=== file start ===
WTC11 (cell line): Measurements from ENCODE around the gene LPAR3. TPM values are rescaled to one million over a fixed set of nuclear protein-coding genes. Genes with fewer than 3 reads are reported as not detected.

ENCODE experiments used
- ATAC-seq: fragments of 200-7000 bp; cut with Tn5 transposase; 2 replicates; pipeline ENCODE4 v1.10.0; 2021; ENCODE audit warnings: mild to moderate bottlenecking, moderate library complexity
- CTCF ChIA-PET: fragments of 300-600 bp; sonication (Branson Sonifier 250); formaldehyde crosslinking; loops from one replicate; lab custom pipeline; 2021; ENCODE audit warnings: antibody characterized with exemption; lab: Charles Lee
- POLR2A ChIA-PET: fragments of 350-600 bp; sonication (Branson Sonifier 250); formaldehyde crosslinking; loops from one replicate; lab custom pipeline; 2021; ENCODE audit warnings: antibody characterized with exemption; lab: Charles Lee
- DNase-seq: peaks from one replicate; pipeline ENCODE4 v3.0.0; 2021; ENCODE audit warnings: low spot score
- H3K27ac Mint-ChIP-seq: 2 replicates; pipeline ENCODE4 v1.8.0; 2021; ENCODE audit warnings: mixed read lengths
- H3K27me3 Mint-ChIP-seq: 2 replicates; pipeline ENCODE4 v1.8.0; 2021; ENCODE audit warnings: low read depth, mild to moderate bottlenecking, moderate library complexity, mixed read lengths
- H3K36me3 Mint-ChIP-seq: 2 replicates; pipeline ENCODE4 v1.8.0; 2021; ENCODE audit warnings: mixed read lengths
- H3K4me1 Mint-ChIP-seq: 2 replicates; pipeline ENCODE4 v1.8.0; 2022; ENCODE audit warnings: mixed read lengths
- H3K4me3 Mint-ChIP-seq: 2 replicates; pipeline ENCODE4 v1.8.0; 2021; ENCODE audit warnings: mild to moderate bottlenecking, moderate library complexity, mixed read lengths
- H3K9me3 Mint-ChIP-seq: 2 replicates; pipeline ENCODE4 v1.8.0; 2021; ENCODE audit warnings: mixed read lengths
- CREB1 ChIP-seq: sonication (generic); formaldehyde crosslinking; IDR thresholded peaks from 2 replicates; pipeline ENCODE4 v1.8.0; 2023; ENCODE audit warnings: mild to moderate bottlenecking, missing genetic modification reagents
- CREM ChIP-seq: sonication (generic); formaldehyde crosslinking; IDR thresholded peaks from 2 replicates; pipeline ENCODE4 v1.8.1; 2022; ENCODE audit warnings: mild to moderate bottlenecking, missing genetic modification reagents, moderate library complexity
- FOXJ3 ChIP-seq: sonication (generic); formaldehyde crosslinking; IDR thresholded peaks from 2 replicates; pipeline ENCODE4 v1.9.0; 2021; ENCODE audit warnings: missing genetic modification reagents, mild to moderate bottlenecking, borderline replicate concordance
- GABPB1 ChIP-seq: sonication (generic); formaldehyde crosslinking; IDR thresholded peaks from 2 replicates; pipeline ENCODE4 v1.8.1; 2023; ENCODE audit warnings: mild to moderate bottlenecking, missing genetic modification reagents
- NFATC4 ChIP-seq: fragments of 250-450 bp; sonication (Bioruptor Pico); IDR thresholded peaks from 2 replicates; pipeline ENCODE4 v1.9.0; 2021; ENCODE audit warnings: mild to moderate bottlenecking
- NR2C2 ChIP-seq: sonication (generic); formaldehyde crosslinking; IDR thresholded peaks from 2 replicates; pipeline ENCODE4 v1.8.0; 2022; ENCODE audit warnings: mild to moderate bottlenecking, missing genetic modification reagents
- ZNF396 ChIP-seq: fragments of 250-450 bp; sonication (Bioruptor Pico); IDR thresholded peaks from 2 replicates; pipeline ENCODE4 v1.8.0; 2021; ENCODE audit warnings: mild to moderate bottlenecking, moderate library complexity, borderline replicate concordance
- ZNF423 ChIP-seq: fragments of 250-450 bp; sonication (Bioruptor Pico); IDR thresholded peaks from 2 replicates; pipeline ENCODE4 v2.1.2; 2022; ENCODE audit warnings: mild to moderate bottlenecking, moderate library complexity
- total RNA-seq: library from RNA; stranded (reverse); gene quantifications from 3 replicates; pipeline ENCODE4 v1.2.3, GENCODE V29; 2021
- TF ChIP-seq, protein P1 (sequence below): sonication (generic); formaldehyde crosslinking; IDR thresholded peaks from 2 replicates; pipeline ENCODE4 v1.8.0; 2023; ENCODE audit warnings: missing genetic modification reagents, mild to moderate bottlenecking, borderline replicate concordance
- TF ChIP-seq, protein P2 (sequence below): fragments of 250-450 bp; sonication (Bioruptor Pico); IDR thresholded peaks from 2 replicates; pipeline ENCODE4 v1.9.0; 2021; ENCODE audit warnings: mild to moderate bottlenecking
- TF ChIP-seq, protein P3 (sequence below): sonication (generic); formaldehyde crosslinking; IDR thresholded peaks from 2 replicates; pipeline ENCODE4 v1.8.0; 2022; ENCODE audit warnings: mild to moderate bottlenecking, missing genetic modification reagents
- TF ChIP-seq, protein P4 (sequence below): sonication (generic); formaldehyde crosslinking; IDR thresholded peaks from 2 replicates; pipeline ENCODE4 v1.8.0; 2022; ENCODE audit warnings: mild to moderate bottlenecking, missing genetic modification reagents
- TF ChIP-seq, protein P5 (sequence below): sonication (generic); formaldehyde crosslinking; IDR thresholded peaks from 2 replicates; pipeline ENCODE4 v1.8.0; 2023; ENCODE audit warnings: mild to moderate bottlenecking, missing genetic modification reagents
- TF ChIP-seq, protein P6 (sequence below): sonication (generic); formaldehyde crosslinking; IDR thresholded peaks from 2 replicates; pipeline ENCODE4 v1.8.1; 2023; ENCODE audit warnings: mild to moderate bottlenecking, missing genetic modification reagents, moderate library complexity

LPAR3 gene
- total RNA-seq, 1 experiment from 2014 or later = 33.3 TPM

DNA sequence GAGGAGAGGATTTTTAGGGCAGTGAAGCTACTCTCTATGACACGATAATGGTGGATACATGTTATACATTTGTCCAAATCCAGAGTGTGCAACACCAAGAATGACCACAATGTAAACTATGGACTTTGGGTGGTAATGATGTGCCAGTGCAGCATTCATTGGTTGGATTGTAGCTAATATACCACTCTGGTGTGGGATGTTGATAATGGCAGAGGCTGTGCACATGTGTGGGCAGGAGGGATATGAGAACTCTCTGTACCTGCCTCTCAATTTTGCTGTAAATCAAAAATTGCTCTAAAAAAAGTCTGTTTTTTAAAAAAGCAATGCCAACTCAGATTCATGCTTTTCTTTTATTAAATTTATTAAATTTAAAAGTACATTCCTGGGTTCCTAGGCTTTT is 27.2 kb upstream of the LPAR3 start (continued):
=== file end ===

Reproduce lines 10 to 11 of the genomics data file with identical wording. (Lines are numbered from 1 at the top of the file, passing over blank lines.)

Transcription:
- H3K4me1 Mint-ChIP-seq: 2 replicates; pipeline ENCODE4 v1.8.0; 2022; ENCODE audit warnings: mixed read lengths
- H3K4me3 Mint-ChIP-seq: 2 replicates; pipeline ENCODE4 v1.8.0; 2021; ENCODE audit warnings: mild to moderate bottlenecking, moderate library complexity, mixed read lengths